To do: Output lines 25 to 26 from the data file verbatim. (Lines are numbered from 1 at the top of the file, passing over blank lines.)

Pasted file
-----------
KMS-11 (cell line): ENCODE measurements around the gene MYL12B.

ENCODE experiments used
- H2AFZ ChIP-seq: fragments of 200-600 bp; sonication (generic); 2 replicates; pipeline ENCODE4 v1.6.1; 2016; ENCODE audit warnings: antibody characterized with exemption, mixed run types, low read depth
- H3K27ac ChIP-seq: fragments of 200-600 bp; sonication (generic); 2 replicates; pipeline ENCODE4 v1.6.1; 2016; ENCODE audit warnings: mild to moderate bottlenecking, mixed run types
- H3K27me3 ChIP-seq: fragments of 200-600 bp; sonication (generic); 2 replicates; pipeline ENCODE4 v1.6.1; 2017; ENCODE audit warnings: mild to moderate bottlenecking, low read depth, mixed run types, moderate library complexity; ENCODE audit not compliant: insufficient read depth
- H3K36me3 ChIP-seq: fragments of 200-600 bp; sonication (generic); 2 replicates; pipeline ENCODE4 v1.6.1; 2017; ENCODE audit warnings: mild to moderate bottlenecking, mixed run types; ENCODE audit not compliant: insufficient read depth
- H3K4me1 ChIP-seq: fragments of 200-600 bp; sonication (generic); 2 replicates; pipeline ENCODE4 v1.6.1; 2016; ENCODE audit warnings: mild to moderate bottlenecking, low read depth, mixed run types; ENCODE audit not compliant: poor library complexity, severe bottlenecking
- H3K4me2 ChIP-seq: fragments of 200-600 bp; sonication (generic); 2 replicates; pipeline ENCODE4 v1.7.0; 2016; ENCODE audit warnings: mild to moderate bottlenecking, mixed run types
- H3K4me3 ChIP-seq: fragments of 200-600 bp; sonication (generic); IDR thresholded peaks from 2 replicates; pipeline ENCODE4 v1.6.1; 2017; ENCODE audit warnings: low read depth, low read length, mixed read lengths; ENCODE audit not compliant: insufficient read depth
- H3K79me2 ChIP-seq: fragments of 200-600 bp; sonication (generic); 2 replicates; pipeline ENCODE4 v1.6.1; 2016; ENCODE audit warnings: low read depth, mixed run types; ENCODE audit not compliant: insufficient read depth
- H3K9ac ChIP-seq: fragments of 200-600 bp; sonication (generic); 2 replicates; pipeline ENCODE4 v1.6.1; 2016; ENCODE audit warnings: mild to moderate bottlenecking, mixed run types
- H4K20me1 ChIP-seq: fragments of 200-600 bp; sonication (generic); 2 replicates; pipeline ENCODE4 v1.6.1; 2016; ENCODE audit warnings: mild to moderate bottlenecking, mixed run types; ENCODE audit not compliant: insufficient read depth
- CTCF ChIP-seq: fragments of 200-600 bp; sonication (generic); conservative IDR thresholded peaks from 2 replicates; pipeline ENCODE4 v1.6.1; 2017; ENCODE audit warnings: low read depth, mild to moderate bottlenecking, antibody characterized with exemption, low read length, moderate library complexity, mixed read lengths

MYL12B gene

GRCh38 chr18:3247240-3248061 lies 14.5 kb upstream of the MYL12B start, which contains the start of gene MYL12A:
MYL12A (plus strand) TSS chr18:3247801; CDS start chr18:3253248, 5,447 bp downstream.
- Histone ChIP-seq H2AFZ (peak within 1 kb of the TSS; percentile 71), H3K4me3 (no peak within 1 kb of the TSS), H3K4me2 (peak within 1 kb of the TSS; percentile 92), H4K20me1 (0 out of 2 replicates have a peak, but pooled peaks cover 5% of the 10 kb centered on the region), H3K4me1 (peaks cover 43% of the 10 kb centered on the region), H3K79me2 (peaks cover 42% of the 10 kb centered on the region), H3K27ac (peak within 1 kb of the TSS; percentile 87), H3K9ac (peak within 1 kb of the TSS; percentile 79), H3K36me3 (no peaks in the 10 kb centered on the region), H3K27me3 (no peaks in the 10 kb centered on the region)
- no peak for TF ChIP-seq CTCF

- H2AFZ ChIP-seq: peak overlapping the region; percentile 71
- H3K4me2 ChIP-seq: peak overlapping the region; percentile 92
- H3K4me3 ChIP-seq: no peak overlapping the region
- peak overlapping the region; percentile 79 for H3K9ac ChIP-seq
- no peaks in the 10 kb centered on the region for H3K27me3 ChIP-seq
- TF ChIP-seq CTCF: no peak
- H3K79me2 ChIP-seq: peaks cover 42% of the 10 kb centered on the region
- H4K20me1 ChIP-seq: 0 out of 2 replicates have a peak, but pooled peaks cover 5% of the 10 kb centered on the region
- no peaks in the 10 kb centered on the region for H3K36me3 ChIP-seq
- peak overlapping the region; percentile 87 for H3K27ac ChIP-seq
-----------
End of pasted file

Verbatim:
- H3K79me2 ChIP-seq: peaks cover 42% of the 10 kb centered on the region
- H4K20me1 ChIP-seq: 0 out of 2 replicates have a peak, but pooled peaks cover 5% of the 10 kb centered on the region